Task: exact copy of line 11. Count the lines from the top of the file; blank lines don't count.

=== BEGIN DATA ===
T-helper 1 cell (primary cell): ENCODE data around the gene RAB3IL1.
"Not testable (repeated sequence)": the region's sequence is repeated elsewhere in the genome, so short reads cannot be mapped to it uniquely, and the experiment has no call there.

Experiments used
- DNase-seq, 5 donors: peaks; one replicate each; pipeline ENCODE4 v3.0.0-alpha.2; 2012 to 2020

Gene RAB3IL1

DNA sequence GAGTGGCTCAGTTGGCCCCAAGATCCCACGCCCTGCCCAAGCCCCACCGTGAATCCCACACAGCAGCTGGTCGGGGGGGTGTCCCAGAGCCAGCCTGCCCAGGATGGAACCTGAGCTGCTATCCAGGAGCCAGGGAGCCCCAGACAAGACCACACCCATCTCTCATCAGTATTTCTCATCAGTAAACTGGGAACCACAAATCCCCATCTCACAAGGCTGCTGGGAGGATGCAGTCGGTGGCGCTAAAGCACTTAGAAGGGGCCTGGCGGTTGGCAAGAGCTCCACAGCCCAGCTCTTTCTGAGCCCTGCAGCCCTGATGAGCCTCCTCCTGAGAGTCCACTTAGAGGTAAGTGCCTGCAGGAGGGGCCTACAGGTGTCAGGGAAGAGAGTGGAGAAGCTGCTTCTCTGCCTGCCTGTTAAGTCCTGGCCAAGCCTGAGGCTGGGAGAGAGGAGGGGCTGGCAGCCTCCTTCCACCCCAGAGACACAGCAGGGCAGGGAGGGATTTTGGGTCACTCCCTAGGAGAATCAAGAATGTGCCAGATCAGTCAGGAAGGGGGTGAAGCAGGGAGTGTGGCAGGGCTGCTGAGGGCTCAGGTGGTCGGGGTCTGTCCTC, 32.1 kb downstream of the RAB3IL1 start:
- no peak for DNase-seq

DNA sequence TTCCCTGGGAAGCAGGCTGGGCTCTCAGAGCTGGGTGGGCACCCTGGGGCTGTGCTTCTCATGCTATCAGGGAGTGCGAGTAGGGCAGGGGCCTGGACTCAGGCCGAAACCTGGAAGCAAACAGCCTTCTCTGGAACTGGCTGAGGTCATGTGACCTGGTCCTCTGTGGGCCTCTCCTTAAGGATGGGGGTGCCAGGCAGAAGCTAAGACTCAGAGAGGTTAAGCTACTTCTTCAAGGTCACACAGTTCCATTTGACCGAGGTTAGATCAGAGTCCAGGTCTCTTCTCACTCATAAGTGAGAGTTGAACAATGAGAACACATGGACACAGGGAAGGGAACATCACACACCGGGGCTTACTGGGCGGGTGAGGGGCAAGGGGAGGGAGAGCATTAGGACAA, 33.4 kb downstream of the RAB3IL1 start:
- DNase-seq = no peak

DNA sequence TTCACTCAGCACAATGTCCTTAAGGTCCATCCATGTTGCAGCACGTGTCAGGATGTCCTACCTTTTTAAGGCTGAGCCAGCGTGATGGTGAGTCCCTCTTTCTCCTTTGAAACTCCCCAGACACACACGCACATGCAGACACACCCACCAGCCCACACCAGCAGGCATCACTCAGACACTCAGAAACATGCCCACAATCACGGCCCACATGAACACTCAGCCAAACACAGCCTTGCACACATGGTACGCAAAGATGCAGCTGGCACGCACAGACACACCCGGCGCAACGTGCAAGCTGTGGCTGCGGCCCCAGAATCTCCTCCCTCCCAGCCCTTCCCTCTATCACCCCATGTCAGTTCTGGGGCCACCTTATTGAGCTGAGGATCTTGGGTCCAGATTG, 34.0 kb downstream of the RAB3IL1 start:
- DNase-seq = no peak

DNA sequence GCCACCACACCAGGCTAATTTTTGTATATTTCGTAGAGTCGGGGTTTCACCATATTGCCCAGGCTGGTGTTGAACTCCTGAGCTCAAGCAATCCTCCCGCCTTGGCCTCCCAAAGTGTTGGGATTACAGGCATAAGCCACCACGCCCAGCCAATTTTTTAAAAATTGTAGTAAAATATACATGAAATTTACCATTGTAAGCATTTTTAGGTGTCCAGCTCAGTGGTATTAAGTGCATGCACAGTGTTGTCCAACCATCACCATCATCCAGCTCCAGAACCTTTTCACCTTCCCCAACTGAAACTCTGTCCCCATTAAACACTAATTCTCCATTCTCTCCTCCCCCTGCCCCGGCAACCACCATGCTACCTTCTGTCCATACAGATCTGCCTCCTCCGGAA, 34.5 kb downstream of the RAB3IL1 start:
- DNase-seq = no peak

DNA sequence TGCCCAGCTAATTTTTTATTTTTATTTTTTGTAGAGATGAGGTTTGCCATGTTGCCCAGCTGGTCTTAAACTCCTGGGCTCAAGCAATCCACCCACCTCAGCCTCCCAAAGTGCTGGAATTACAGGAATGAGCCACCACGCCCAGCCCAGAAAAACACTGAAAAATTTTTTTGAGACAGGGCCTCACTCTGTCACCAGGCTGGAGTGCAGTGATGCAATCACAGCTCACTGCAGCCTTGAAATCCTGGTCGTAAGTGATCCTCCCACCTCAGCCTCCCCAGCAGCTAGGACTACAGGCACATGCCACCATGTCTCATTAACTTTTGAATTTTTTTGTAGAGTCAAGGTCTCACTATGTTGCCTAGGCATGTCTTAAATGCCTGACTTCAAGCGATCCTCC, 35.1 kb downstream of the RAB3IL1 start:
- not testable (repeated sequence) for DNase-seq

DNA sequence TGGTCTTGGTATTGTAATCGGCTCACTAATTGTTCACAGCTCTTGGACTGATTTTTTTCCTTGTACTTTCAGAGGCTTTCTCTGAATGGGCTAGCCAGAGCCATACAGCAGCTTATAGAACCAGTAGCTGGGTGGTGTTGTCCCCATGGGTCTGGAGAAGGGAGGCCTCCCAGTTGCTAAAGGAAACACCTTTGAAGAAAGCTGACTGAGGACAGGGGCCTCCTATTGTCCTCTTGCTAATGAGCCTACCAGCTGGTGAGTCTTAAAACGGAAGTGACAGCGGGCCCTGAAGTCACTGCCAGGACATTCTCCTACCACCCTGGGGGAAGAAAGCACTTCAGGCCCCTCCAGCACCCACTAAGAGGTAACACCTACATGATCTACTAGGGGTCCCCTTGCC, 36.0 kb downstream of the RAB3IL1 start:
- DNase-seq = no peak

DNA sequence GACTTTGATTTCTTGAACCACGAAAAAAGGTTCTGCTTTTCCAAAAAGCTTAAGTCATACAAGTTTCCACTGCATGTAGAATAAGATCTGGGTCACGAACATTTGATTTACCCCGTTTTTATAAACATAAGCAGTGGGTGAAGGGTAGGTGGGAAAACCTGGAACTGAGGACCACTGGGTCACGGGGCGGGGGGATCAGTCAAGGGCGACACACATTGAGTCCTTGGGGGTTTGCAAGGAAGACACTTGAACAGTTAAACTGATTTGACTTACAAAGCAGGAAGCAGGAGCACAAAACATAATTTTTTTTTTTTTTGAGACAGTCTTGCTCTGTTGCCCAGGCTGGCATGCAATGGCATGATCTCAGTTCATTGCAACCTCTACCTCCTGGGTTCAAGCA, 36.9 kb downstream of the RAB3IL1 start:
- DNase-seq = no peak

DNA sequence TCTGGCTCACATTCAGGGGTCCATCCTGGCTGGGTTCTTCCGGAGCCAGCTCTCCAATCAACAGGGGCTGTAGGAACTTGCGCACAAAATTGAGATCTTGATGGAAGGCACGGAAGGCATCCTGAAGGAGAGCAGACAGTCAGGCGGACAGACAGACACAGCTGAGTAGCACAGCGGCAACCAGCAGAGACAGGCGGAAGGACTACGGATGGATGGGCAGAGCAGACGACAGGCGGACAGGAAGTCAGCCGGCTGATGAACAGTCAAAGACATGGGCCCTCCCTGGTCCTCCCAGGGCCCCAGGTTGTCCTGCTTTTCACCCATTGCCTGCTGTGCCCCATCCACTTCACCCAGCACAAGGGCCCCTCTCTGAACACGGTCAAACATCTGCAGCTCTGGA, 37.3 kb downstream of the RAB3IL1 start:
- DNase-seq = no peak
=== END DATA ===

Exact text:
- DNase-seq = no peak